I wrote an article titled “Data Clustering using Entropy Minimization” in the February 2013 issue of Visual Studio Magazine. See http://visualstudiomagazine.com/Articles/2013/02/01/Data-Clustering-Using-Entropy-Minimization.aspx. The idea of clustering is quite simple — group data items together so that items in a cluster are similar to each other and different from items in other clusters. Although conceptually simple, actually implementing a data clustering algorithm is very difficult. Clustering has many important practical applications.
In the VSM article I describe a previously unpublished clustering technique (as far as I can tell anyway) that is based on the idea of entropy. The entropy of a set of data is a numerical measure of the amount of disorder in a system. An entropy value of 0 means no disorder. Larger values of entropy indicate more disorder.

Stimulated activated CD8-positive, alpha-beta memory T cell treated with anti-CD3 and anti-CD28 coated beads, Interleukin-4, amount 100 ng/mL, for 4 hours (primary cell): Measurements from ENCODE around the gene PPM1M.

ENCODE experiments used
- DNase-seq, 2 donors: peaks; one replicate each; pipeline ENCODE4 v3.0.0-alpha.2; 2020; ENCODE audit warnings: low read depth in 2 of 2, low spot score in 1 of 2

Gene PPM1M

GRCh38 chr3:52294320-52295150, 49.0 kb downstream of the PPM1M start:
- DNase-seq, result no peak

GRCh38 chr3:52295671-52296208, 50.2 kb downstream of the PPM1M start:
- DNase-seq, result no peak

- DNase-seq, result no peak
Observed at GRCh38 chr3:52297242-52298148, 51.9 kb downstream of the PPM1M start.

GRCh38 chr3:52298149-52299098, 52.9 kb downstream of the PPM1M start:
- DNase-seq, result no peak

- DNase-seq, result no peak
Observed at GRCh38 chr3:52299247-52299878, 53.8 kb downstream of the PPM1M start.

As I describe in the VSM article, there are two problems to solve in any clustering algorithm. The first problem is to come up with a way to measure how good a particular clustering is. That’s where entropy comes in. The second problem is how to search through all possible clusterings to find the best clustering. As it turns out, this is a difficult problem because, except in trivial situations, the number of possible clusterings for a data set is astronomically large.